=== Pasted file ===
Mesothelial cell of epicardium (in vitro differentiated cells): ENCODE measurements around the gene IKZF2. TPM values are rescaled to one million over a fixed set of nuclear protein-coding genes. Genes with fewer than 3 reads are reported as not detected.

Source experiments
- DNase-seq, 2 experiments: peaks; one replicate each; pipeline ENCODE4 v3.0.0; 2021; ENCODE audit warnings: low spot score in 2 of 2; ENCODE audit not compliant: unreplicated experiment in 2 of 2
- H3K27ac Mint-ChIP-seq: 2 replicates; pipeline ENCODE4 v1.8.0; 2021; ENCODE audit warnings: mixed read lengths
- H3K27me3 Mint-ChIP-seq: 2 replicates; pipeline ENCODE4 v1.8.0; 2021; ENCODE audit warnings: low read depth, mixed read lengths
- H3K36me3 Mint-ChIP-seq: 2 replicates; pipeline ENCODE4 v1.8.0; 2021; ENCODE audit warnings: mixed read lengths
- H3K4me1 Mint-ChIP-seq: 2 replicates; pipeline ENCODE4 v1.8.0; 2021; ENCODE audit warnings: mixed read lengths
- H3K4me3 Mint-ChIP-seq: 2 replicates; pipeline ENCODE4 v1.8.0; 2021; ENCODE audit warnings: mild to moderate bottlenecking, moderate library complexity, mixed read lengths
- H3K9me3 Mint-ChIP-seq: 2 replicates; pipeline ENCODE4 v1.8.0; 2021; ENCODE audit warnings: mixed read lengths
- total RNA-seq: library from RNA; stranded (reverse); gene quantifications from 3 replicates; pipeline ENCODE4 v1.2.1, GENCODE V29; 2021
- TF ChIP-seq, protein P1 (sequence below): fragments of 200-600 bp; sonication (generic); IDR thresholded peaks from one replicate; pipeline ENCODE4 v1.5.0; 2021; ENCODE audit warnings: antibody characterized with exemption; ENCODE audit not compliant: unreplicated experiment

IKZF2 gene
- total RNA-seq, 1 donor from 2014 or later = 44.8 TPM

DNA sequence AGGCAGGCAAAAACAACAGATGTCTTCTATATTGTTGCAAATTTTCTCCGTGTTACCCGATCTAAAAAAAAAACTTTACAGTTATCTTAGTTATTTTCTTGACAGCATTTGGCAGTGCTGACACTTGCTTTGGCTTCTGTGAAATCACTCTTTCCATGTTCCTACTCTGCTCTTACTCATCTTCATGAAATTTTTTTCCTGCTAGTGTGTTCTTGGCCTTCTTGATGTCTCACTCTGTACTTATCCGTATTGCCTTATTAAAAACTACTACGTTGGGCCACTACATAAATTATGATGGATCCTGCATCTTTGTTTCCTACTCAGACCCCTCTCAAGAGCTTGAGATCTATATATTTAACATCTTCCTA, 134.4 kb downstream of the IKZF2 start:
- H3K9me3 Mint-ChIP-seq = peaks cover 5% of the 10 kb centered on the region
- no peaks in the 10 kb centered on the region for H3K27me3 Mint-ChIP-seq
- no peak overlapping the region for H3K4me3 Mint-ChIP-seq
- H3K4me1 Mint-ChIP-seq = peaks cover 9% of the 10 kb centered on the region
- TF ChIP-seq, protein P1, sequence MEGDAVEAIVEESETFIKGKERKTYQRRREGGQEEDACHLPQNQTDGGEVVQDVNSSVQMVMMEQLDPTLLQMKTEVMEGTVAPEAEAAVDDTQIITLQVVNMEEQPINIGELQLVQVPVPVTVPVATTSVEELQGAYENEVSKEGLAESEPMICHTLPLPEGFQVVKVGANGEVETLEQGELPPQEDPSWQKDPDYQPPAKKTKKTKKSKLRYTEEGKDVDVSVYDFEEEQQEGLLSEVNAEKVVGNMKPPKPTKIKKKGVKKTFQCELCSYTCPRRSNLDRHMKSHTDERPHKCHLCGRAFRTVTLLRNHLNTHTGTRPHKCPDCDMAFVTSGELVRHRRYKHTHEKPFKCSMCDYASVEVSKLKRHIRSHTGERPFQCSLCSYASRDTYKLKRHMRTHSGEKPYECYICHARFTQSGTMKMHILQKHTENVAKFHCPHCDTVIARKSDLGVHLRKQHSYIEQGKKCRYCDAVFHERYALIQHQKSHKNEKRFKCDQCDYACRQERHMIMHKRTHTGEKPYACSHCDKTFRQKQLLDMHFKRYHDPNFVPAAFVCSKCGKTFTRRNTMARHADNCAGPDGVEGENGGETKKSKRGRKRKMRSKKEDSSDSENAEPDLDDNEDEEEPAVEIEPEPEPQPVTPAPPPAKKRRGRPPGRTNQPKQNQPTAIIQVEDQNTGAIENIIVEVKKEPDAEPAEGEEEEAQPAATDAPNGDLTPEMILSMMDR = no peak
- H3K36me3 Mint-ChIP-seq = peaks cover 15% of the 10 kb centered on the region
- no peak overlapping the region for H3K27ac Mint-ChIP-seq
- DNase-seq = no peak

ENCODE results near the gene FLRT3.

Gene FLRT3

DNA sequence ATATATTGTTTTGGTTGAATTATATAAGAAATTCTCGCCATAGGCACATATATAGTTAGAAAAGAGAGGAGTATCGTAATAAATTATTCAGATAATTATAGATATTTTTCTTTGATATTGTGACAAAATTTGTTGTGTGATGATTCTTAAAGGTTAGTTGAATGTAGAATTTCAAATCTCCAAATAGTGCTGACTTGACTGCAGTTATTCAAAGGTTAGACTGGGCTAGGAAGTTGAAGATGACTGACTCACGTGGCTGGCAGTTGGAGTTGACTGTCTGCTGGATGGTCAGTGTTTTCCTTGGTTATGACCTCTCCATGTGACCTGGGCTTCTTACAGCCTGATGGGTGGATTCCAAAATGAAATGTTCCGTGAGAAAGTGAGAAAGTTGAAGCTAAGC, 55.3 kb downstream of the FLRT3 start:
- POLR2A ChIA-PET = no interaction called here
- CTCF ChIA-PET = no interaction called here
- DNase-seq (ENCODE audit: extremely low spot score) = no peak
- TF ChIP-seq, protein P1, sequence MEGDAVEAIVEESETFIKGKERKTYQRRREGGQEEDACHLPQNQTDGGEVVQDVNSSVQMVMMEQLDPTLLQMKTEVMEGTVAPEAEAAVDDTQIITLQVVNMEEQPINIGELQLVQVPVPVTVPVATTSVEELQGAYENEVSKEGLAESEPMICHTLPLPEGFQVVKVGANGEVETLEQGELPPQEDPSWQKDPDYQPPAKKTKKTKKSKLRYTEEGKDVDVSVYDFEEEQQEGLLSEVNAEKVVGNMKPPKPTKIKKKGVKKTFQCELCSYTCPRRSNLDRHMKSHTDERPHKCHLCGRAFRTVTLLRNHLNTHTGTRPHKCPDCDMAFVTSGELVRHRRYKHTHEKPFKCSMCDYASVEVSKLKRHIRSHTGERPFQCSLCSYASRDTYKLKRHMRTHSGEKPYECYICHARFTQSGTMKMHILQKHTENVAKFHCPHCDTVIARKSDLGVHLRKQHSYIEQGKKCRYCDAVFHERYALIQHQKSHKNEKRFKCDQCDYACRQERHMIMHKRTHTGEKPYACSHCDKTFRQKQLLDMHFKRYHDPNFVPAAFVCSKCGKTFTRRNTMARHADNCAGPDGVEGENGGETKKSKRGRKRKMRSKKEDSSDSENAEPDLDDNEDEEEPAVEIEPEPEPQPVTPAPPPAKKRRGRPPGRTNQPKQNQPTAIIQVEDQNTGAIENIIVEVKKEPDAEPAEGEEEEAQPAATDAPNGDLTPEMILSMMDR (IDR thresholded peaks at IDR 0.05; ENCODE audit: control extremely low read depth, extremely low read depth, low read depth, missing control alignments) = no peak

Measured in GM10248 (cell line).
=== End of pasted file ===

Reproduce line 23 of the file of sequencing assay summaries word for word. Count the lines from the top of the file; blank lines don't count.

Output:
ENCODE results near the gene FLRT3.